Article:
It’s typical for an academic lecture to borrow from years- or decades-old data. On Friday, Anthony Fauci, the nation’s most prominent pandemic expert, offered Harvard students and faculty something much more immediate.
“What do we know, as of literally yesterday?” Fauci said. “First of all, it appears that Omicron has a transmission advantage over Delta. We’re seeing that clearly in South Africa, when if you look at early November, something very unusual happens at the end of November, beginning of December, which is an almost vertical spike in the number of new cases, which, when sequenced, were almost all Omicron.”
Fauci, director of the National Institute of Allergy and Infectious Diseases and chief medical adviser to President Biden, delivered an overview of the Omicron variant, saying that recent data suggests that it spreads more easily than the Delta variant, which has dominated the pandemic landscape since summer. Delta is reported to have a doubling time of between 11 days and two weeks, he said, compared with every three days for Omicron. It’s likely only a matter of time, he added, before the new variant dominates U.S. cases.
The good news, he said, is that evidence is building that Omicron infections are less severe. South Africa and the UK are seeing fewer hospitalizations for the same number of cases, shorter hospital stays, and less need for supplemental oxygen. Data from the UK, Fauci said, is “very strongly suggestive of less severity compared to Delta.”
Still, the risk of breakthrough infections — reinfections or infections among the vaccinated — seems to be about three times higher with Omicron than with Delta. Lab tests show a significant decrease in vaccine-derived antibodies’ ability to control Omicron, Fauci said. Within a month of a booster shot, however, antibody protection had significantly improved. Those results, he added, were key in the federal government’s decision to expand booster guidelines to include younger people.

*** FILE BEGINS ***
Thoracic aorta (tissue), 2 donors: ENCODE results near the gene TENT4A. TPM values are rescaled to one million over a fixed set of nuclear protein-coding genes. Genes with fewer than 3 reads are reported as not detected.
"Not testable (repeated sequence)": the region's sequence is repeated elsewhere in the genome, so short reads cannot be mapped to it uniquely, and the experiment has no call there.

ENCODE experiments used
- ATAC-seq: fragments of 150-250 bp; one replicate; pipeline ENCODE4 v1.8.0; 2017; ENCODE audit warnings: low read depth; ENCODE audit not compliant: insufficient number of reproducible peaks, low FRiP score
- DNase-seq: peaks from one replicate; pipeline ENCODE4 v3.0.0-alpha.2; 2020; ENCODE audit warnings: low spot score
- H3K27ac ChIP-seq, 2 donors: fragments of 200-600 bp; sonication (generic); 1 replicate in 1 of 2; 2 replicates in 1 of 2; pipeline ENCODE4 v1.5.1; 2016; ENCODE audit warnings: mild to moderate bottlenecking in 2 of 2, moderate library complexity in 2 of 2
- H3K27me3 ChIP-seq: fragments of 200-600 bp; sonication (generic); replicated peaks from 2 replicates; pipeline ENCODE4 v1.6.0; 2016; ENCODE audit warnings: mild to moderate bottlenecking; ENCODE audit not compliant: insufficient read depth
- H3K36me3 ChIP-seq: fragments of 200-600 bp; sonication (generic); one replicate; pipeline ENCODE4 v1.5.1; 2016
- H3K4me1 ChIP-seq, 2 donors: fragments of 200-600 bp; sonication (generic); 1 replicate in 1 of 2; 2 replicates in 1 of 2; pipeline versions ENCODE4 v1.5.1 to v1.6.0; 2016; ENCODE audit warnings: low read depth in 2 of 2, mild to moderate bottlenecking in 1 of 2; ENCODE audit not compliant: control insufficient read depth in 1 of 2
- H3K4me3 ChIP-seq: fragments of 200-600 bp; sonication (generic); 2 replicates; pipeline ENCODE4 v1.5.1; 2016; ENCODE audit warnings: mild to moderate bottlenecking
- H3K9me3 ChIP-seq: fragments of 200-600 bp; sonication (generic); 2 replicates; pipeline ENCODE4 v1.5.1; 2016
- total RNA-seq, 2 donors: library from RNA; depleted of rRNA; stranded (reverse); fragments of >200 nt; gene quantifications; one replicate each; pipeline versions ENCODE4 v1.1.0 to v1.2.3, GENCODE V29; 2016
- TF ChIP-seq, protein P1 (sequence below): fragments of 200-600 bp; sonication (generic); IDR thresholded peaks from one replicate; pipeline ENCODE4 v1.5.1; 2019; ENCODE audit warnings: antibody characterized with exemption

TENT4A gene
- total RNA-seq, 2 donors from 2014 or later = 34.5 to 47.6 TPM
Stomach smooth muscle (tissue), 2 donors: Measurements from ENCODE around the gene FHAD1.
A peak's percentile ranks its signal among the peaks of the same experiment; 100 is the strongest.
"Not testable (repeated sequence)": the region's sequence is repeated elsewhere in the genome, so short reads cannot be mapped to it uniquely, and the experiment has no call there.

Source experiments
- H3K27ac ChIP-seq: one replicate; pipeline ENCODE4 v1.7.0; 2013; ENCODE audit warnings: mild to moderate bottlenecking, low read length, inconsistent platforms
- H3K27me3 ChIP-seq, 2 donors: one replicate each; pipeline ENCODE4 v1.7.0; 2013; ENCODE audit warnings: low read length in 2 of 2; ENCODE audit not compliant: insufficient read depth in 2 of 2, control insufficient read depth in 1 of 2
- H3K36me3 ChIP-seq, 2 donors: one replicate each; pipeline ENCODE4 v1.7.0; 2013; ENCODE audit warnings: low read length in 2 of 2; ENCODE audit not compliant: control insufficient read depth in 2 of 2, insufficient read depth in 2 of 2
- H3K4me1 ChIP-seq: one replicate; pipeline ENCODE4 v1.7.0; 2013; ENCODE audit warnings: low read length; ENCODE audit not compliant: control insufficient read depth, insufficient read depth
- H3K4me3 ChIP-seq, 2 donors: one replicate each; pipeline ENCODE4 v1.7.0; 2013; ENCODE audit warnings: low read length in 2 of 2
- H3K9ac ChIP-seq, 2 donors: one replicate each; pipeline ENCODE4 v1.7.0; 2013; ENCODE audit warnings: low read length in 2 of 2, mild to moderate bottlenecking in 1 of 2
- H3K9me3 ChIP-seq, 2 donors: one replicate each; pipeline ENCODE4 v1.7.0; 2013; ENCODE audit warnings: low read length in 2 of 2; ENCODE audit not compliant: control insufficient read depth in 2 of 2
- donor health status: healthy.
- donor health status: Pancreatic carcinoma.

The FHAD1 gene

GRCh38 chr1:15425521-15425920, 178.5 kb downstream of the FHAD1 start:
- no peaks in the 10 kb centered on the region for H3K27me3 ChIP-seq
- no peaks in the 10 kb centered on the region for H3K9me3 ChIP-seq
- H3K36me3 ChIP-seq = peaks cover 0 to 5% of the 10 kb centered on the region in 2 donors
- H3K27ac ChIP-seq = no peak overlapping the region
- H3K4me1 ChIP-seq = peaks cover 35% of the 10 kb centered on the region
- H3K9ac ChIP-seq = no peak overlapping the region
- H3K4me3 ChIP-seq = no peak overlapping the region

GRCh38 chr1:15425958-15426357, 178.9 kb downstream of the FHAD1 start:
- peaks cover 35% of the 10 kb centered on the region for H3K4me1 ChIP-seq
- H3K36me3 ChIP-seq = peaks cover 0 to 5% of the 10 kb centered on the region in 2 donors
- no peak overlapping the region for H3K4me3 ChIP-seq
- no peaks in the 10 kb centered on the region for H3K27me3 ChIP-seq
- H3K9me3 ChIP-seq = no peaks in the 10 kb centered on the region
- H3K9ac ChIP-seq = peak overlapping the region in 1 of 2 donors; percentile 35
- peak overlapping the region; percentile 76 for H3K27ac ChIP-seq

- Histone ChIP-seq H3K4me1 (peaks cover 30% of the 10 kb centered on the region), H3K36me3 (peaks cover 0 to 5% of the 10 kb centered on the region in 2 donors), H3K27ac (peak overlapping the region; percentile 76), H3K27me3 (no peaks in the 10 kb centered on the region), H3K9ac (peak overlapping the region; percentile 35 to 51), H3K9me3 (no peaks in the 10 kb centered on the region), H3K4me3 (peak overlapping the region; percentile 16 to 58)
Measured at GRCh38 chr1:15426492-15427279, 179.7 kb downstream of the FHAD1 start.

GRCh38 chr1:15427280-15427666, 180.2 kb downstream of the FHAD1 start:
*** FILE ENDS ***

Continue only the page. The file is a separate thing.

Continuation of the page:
“We feel you’re going to get reasonably good protection with a third-dose boost with Omicron,” Fauci said.
The physician and researcher was delivering the 173rd Cutter Lecture on Preventive Medicine, an annual event sponsored by the Harvard T.H. Chan School of Public Health’s Department of Epidemiology. He was introduced by Albert Hofman, chair of the department and the Stephen B. Kay Family Professor of Public Health and Clinical Epidemiology.
Fauci reviewed important findings since early 2020, a period that has seen more than 270 million coronavirus cases globally and more than 5 million deaths, a figure he said is likely a “gross underestimate.” The U.S. has been one of the world’s hardest-hit nations, with 50 million cases and nearly 800,000 deaths.
The virus is tough to control, Fauci said, because a third of those infected have no symptoms and 60 percent of infections come from someone symptom-free. Vaccines — whose rapid development Fauci termed “truly unprecedented” — have saved countless lives, with the unvaccinated facing nearly nine times the risk of testing positive, 11 times the risk of hospitalization, and 14 times the risk of dying compared with the vaccinated.
Though the world eradicated smallpox, and the U.S. and other nations have stamped out diseases like polio, measles, and yellow fever inside their borders, neither goal seems realistic for COVID, Fauci said. The near-term goal should be to reduce infections and deaths enough that ordinary life can resume, he said.
“Elimination [from the U.S.] is aspirational — it could occur but I doubt it. Then there’s control and that’s really the question that we’re facing. At what level of control are we going to be able to get back to some degree of normality? One thing for sure is that 115,000 cases a day and over 1,000 deaths is not an acceptable level of control.”
Fauci said that vaccination has been key in eliminating other diseases from the U.S. and still has the potential for a larger impact on COVID. The primary challenge, as it has been since shots were first approved, is that some 60 million Americans refused to be vaccinated. Rates must be increased, he said, even if it takes vaccination requirements by government, private industry, and other institutions.
Fauci said the U.S. has a moral obligation to also improve vaccination rates globally, but should also act out of “enlightened self-interest.” Fighting the pandemic in other nations helps blunt the threat of variants like Omicron.
“We have to do better with vaccines,” Fauci said. “But also we’ve got to be able to implement other mitigation methods. Importantly, we’ve got to vaccinate the rest of the world, particularly lower and middle income countries, because until we have a truly global response to this global pandemic, we will not be able to control it a global manner.”
The Daily Gazette
Sign up for daily emails to get the latest Harvard news.